Paper Snowflakes: No shoveling required

Paper Snowflakes: No shoveling required

Paper Snowflakes: No shoveling required


It’s said that each snowflake is unique. There are never two with the exact same size, shape, or pattern.

I considered that fact as drifting flakes filled the air for hours on end during the last few days: the “Superbowl Blizzard of 2015”.

We’re all unique beings, so I suppose the same could apply to snowflakes, however the “how” of it all is mind-boggling.

Have you ever made a paper snowflake? It’s really not difficult. The “how” of this type of snowflake creation does not, or at least should not, boggle the mind. 

I made over 200 for a fundraiser that Jame and I hosted last year that required decorating on a dime.  The snowflakes were basically free, unless you consider the nominal cost of a ream of paper and a sharp pair of scissors. And each snowflake was wonderfully unique.

I cut and then ironed each snowflake, which, considering the fact that I don’t even iron our own clothes as a rule, is quite iron-ic. Then we taped them to yarn and strung them to the ceiling.

And it was a magical effect: a white paper winter wonderland.




Our friend, Gary, and members of my dress-making posse and I hung all of the snowflakes the afternoon before the party. Later, I went home, and slept, and promptly dreamt that they all fell to the ground and flooded the entire banquet hall.




That’s when you know you’ve made too many paper snowflakes.

If you make just a few, however, you’ll walk away unharmed, and with beautiful mementos to boot.


Here’s how you make one:

Take a square piece of paper and fold it in half diagonally. Then crease it down the middle.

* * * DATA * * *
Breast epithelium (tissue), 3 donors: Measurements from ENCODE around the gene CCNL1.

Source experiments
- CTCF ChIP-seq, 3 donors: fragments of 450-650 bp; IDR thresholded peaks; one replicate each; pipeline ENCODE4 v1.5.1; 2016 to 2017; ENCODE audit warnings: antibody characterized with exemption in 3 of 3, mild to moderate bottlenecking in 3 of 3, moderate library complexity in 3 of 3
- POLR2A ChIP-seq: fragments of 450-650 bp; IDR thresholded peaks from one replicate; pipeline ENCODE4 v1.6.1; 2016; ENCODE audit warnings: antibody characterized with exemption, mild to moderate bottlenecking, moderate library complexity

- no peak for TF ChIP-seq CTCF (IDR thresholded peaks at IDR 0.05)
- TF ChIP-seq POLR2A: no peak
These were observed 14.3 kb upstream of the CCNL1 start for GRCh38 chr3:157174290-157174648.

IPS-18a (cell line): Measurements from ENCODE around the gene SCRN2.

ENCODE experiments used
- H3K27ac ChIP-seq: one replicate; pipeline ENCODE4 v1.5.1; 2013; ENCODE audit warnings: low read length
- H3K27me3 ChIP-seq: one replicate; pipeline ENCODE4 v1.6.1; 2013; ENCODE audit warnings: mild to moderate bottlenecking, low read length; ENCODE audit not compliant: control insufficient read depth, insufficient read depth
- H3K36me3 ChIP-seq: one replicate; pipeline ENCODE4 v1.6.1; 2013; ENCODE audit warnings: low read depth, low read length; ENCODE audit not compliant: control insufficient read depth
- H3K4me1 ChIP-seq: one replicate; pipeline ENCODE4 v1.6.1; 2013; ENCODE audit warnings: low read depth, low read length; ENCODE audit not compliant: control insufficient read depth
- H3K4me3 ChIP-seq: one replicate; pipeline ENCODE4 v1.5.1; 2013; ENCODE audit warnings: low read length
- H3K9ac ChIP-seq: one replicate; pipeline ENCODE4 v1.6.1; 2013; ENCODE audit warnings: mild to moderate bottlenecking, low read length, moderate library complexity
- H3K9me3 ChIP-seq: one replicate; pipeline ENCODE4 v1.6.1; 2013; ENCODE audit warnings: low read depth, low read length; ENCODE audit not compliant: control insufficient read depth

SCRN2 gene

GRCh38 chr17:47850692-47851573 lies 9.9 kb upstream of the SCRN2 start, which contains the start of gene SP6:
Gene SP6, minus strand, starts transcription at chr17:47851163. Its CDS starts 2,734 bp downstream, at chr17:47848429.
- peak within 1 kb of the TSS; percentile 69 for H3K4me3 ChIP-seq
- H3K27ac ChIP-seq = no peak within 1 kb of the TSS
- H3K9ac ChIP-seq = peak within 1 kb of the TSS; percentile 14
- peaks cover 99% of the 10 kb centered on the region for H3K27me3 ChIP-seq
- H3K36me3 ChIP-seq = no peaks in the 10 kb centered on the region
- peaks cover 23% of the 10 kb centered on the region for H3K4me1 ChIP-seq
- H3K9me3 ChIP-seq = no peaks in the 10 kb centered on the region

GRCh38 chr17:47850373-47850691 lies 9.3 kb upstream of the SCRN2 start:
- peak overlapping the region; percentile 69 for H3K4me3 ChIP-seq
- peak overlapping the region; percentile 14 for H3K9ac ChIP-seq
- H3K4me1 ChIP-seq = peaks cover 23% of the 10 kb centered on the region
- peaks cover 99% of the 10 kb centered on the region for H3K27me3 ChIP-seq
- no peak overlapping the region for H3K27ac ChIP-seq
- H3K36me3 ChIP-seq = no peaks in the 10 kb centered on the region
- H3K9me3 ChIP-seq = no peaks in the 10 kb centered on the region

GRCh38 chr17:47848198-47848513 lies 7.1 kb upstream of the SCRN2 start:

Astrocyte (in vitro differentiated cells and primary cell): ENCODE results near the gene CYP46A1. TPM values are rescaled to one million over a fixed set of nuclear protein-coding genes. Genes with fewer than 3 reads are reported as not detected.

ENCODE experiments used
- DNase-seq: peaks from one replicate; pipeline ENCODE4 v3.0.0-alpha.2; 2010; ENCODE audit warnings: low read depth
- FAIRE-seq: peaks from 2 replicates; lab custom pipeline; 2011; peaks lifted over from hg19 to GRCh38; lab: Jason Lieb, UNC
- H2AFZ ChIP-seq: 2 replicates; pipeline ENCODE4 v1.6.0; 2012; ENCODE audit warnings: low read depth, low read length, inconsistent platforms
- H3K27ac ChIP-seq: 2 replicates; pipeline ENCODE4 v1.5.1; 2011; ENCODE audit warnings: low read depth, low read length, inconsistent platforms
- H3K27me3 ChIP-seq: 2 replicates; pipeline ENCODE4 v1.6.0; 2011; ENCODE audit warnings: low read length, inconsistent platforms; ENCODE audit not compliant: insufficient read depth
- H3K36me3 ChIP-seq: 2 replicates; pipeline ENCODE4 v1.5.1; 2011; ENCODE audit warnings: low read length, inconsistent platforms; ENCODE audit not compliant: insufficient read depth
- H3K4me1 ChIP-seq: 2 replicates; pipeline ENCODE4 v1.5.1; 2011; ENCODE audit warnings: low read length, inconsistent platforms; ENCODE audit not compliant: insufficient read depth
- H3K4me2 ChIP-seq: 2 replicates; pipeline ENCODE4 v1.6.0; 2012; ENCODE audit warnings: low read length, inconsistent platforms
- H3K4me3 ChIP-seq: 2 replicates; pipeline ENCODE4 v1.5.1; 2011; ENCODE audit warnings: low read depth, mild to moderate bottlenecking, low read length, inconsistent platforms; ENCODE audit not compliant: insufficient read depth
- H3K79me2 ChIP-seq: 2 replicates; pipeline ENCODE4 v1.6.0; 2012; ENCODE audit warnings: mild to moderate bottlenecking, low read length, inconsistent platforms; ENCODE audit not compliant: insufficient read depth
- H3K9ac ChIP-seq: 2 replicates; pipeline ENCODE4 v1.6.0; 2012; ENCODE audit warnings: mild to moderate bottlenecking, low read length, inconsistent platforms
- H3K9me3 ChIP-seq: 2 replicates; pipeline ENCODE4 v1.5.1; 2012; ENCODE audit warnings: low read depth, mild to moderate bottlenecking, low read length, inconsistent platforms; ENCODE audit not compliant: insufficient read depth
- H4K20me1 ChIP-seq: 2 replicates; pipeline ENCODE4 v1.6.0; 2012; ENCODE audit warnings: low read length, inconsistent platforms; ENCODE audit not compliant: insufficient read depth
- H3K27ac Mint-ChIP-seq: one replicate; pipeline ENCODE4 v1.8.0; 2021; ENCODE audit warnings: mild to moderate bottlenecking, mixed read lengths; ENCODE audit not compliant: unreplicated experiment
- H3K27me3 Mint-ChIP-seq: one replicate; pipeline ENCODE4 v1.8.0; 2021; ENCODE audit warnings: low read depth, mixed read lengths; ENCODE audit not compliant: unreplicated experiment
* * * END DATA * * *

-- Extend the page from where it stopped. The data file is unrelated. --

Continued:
Then fold it in thirds, with the folded edge on the bottom. Use the crease to determine where you should anchor your folds.




Flip it over and cut off the two “ears” along the straight line of paper on the back.




And then the fun part begins. Using sharp scissors, make whatever cuts you want, just don’t cut all the way through from one edge to the other.






Just let your mind wander and clip away.  You can cut from the top, the bottom, or either side, but always make sure to stop short of the opposite edge.




Now, open it up,




And up, 




And up,




And flatten it out, and . . . voila! You have a lovely snowflake that’s uniquely you.






When Christmas rolls around next year, hang them up on the windows, doors, and anywhere else you can think of.


Paper snowflakes and poinsettias


They’re unique.




They’re celebratory.  




They’re little things that I love.


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Written by Becky


  • Patty from MMC says:

    When you think about the amount of snow we received, plus the fact that no 2 snowflakes are alike …’s mind-boggling! The ones you cut were so beautiful and unique as well!

    • Becky says:

      Thanks, Patty! On Christmas Day, Heather and my mom and I all sat down after dinner and made a few because my mom wanted to learn how. You should have seen the delicate ones Heather was cranking out. I think I missed the boat last year before our banquet by not enlisting her as chief snowflake-maker.

      • delbert gerdes says:

        A little flaky but lovely. We don’t have much snow here where we should have lots of it so I have no flakes to copy. I need Niece Heather to visit and show me how I guess. Your flaky uncle.

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About Me:

Hi! My name is Becky. I’m a mom, a wife, a friend, a writer, and a compulsive thinker. Don't invite me to a spa or to shop the day away, but rather, make me laugh, engage me in interesting conversation, play a game with me, or give me a cappuccino and homemade vanilla bean flan and I’m yours ‘til the cows come home.

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